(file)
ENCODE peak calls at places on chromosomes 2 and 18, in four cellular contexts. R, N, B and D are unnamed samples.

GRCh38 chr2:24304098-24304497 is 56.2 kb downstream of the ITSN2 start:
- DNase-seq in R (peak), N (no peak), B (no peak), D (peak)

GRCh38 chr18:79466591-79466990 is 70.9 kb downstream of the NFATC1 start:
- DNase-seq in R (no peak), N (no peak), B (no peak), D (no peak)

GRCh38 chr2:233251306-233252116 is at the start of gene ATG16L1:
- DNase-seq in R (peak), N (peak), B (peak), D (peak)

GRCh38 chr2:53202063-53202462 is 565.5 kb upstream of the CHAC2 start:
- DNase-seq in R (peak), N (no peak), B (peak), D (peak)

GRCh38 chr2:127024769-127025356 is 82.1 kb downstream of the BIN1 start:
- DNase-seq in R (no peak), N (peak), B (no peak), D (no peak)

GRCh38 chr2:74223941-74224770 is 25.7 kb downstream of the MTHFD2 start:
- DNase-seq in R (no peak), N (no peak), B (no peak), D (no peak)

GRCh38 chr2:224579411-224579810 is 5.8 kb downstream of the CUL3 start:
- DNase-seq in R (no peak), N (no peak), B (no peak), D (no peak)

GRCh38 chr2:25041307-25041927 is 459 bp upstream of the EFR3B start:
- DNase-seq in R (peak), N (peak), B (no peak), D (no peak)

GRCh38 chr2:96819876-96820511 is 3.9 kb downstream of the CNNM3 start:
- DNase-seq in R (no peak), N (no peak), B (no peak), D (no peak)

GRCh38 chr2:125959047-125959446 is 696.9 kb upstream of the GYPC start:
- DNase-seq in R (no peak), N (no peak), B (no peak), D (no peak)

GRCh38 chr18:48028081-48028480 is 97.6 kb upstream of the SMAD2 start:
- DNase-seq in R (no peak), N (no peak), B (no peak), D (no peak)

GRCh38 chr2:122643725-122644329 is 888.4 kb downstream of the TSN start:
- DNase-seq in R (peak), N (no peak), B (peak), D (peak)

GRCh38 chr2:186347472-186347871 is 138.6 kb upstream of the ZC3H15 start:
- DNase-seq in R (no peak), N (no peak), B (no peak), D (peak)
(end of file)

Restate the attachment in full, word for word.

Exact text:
ENCODE peak calls at places on chromosomes 2 and 18, in four cellular contexts. R, N, B and D are unnamed samples.

GRCh38 chr2:24304098-24304497 is 56.2 kb downstream of the ITSN2 start:
- DNase-seq in R (peak), N (no peak), B (no peak), D (peak)

GRCh38 chr18:79466591-79466990 is 70.9 kb downstream of the NFATC1 start:
- DNase-seq in R (no peak), N (no peak), B (no peak), D (no peak)

GRCh38 chr2:233251306-233252116 is at the start of gene ATG16L1:
- DNase-seq in R (peak), N (peak), B (peak), D (peak)

GRCh38 chr2:53202063-53202462 is 565.5 kb upstream of the CHAC2 start:
- DNase-seq in R (peak), N (no peak), B (peak), D (peak)

GRCh38 chr2:127024769-127025356 is 82.1 kb downstream of the BIN1 start:
- DNase-seq in R (no peak), N (peak), B (no peak), D (no peak)

GRCh38 chr2:74223941-74224770 is 25.7 kb downstream of the MTHFD2 start:
- DNase-seq in R (no peak), N (no peak), B (no peak), D (no peak)

GRCh38 chr2:224579411-224579810 is 5.8 kb downstream of the CUL3 start:
- DNase-seq in R (no peak), N (no peak), B (no peak), D (no peak)

GRCh38 chr2:25041307-25041927 is 459 bp upstream of the EFR3B start:
- DNase-seq in R (peak), N (peak), B (no peak), D (no peak)

GRCh38 chr2:96819876-96820511 is 3.9 kb downstream of the CNNM3 start:
- DNase-seq in R (no peak), N (no peak), B (no peak), D (no peak)

GRCh38 chr2:125959047-125959446 is 696.9 kb upstream of the GYPC start:
- DNase-seq in R (no peak), N (no peak), B (no peak), D (no peak)

GRCh38 chr18:48028081-48028480 is 97.6 kb upstream of the SMAD2 start:
- DNase-seq in R (no peak), N (no peak), B (no peak), D (no peak)

GRCh38 chr2:122643725-122644329 is 888.4 kb downstream of the TSN start:
- DNase-seq in R (peak), N (no peak), B (peak), D (peak)

GRCh38 chr2:186347472-186347871 is 138.6 kb upstream of the ZC3H15 start:
- DNase-seq in R (no peak), N (no peak), B (no peak), D (peak)